Sunday, October 07, 2007

Stay in the Moment and MYOB!

Sunday. Homecoming day. We're packing up and leaving sunny Sonoma to head back to the weekly routine. Bubba (an affectionate nickname for my husband) has showered and dressed and has donned his 'professional traveler' mask. He's encouraging the girls to get dressed so we can get into town and eat before driving off to the airport in San Francisco. I'm lounging in the living room and beginning to feel guilty that I haven't yet showered.

"Okay, I'm off to shower, guys," I announce, hoping Bubba's 'all business' demeanor will ratchet down a notch.

Less than two minutes later the shower door is flung open, "Momma, I can't find my underwear with the purple stars and lace on them," my youngest hollers through the steam.

"I don't know what to tell you, sweetie. They don't fit me so I didn't take them," perhaps if I don't offer a solution she'll find one on her own?

"MOM!" yells my oldest, furious with me because I took her favorite (read: filthy) jeans out of contention for the plane ride home. "What am I supposed to wear? I am NOT wearing a skirt today! I'll freeze on the plane! I'm wearing those jeans! I'M WEARING THEM!"

My blood pressure is rising faster than the steam. Deep breaths. Rein yourself in, girl.

"No, you're not wearing them. They are filthy and disgusting and I will not let you go out in public like that, much less sit on a crowded plane full of people. You are a clever girl. I know you can find another solution," I hope that doesn't sound too condescending but....wait, don't they have another parent around here somewhere? Now I'm getting mad.

I find myself rushing through my routine, sliming the conditioner on my head and soaping up in a hurry. I've got to get out there and make sure the youngest hasn't decided to forego underwear altogether and pull something out of the suitcase for the oldest to wear instead of the jeans. Wait a minute. The bathroom door slammed a minute ago after I said my piece. Why can't I just stay here? Stay in the moment. This warm water streaming down my spine, inhale the steam and feel it as the moist air fills my lungs. My heart rate slows down. Staying in here for a few more minutes won't make us late for the plane. Letting Bubba solve the girls' issues isn't a crime. Breathe. Nobody out there knows that I'm done with the business portion of the shower and now just reveling in some quiet.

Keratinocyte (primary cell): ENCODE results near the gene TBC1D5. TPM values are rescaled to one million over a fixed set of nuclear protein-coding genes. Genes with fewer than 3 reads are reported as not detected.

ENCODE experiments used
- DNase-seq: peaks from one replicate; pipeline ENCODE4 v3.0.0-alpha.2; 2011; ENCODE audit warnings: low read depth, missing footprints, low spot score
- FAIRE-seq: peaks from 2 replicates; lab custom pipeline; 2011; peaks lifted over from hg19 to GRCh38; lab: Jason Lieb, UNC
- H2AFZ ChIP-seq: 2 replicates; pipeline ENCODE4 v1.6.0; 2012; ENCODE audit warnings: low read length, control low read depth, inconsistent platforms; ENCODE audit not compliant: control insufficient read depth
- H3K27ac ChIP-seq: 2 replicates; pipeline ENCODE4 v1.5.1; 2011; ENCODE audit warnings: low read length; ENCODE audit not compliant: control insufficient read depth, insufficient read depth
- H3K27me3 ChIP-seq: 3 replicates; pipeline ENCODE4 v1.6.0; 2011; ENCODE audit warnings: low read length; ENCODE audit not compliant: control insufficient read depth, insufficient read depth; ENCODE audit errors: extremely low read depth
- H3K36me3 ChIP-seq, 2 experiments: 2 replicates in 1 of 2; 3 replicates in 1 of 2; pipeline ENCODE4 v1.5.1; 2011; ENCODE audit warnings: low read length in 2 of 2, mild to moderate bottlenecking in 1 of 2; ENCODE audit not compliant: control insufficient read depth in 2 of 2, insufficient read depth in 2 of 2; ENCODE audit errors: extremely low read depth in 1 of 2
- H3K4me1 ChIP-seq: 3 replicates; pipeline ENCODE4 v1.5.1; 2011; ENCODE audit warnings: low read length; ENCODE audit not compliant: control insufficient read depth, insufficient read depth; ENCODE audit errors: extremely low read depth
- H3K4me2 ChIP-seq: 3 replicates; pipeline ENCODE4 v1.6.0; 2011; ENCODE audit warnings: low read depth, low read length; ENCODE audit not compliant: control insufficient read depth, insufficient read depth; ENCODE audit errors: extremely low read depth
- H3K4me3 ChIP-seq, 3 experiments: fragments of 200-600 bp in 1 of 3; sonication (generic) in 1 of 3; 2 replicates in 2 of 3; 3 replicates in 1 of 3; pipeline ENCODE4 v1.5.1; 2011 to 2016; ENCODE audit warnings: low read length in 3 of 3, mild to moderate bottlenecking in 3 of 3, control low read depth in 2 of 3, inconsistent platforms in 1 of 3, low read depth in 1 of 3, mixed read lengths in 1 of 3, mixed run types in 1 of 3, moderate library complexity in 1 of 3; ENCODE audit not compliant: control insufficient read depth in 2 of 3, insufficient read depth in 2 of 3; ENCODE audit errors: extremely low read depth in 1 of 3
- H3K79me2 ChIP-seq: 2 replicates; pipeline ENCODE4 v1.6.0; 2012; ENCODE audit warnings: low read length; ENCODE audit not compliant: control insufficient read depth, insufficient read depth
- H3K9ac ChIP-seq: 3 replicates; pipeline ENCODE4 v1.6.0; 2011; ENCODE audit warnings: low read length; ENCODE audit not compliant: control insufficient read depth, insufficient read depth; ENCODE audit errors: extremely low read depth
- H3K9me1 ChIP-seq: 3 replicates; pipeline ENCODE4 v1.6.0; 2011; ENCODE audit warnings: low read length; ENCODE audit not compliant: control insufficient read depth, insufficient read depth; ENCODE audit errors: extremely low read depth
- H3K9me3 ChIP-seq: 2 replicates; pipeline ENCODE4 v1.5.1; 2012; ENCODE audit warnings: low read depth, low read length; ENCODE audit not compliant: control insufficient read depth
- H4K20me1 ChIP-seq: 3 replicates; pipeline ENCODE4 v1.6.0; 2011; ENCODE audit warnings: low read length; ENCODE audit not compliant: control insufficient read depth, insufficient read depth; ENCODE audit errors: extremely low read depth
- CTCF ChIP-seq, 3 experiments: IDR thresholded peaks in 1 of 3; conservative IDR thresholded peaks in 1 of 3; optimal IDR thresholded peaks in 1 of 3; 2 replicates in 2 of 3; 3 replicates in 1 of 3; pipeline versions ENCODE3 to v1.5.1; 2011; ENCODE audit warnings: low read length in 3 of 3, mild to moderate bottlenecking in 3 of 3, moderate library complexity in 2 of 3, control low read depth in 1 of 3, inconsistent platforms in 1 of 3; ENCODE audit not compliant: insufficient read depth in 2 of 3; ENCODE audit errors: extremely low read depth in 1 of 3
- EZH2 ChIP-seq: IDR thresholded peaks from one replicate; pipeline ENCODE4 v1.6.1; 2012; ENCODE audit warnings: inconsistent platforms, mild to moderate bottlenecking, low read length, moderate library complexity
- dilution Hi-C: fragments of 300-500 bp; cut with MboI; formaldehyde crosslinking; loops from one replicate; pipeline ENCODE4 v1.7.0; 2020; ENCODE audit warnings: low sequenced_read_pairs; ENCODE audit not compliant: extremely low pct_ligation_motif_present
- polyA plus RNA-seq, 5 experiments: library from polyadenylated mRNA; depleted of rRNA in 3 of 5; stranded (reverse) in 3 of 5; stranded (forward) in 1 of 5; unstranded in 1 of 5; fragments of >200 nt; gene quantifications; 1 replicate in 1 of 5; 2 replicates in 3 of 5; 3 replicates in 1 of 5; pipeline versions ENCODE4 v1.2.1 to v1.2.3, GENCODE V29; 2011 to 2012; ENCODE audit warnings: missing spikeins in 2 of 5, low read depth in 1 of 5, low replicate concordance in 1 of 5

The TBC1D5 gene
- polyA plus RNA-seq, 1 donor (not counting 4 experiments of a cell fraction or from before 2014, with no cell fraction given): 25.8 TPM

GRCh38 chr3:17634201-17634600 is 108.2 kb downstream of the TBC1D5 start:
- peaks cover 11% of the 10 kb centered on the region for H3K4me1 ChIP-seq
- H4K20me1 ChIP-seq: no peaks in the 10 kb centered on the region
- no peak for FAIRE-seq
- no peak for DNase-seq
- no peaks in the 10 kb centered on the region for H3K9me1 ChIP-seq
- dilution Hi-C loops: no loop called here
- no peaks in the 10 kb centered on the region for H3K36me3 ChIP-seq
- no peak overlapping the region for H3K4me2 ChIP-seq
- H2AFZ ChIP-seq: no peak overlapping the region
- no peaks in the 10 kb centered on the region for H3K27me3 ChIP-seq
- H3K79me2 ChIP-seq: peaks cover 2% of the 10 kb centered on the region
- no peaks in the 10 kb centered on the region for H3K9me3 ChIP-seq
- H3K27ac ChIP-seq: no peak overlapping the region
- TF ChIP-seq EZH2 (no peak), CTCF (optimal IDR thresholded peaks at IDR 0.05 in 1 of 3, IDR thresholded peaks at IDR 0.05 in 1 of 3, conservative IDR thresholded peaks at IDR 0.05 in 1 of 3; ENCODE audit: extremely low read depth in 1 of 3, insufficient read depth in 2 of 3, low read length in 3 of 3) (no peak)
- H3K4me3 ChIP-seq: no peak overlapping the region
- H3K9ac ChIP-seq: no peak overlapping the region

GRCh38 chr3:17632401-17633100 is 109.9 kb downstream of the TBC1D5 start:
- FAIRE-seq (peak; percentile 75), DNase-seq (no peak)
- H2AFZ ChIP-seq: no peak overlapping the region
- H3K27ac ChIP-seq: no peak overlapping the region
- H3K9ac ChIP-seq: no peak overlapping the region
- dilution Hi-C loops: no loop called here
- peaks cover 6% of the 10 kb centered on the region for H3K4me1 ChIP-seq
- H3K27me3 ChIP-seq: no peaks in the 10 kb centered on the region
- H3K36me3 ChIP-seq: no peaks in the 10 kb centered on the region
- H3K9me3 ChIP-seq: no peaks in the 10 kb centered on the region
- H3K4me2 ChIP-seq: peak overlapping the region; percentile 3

By the time I decided (repeat: I decided) to step out and dry myself off, both girls were dressed appropriately and I was patting myself on the back for having given myself permission to stay in the shower and not worry about what was happening out there.

Unfortunately, by the time I stepped out of the bathroom, Bubba was cursing my decision to purchase four bottles of wine to bring home. He was repacking our suitcase in his expert way, wrapping several layers of clothing around each bottle and shooting me looks that said something akin to, 'why must you torture me so? I tried to tell you we shouldn't bring wine home'. I assured him that when we got to town I would see if there was a way we could get a box from one of the sixteen billion wine purveyors in the area that would transport the wine without risking our wardrobes. His enormous sigh was my answer.

Within ten minutes he was herding us toward the door and his frustration was radiating off him in waves. He is used to traveling solo with only his own stuff to pack and his own timeline to adhere to. The three of us women, while none of us wear makeup or take time doing our hair in the morning beyond running a hairbrush through it, have come to our own version of a 'routine' by understanding each others' need to finish the task we're currently doing if at all possible before moving on to the next one. I knew making sure that all of the treasures we had collected were accounted for was of paramount importance. After spending five days finding acorns and their "hats", pristine oyster shells at Drake's Oyster Farm, unusual seed pods from trees and stickers from the Sonoma Chamber of Commerce, neither girl was about to leave without these trinkets and reminders of our trip together. I collected my belongings and looked under beds and through bed linens for odds and ends, all the while soaking up Bubba's impatience like a sponge.